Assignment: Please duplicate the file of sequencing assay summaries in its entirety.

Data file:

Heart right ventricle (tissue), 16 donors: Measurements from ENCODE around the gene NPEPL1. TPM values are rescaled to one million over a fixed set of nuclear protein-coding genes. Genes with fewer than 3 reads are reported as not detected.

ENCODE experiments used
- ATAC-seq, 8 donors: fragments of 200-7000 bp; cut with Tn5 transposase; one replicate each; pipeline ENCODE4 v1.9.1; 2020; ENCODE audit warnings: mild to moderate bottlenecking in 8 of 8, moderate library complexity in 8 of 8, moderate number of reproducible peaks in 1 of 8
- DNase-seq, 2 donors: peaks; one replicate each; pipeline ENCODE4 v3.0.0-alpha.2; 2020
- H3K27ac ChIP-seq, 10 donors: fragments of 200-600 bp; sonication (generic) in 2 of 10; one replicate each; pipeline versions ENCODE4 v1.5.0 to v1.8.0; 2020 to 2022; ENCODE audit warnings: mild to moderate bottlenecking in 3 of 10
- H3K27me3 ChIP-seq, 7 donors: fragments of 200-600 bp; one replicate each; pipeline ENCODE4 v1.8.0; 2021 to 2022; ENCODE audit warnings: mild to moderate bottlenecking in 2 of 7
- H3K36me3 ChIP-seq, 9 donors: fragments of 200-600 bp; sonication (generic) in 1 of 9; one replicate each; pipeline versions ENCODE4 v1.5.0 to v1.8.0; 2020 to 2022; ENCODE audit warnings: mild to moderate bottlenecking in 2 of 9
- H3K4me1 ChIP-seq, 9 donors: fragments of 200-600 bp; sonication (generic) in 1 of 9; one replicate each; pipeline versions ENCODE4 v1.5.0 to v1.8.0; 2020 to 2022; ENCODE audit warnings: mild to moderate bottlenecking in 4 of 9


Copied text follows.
Heart right ventricle (tissue), 16 donors: Measurements from ENCODE around the gene NPEPL1. TPM values are rescaled to one million over a fixed set of nuclear protein-coding genes. Genes with fewer than 3 reads are reported as not detected.

ENCODE experiments used
- ATAC-seq, 8 donors: fragments of 200-7000 bp; cut with Tn5 transposase; one replicate each; pipeline ENCODE4 v1.9.1; 2020; ENCODE audit warnings: mild to moderate bottlenecking in 8 of 8, moderate library complexity in 8 of 8, moderate number of reproducible peaks in 1 of 8
- DNase-seq, 2 donors: peaks; one replicate each; pipeline ENCODE4 v3.0.0-alpha.2; 2020
- H3K27ac ChIP-seq, 10 donors: fragments of 200-600 bp; sonication (generic) in 2 of 10; one replicate each; pipeline versions ENCODE4 v1.5.0 to v1.8.0; 2020 to 2022; ENCODE audit warnings: mild to moderate bottlenecking in 3 of 10
- H3K27me3 ChIP-seq, 7 donors: fragments of 200-600 bp; one replicate each; pipeline ENCODE4 v1.8.0; 2021 to 2022; ENCODE audit warnings: mild to moderate bottlenecking in 2 of 7
- H3K36me3 ChIP-seq, 9 donors: fragments of 200-600 bp; sonication (generic) in 1 of 9; one replicate each; pipeline versions ENCODE4 v1.5.0 to v1.8.0; 2020 to 2022; ENCODE audit warnings: mild to moderate bottlenecking in 2 of 9
- H3K4me1 ChIP-seq, 9 donors: fragments of 200-600 bp; sonication (generic) in 1 of 9; one replicate each; pipeline versions ENCODE4 v1.5.0 to v1.8.0; 2020 to 2022; ENCODE audit warnings: mild to moderate bottlenecking in 4 of 9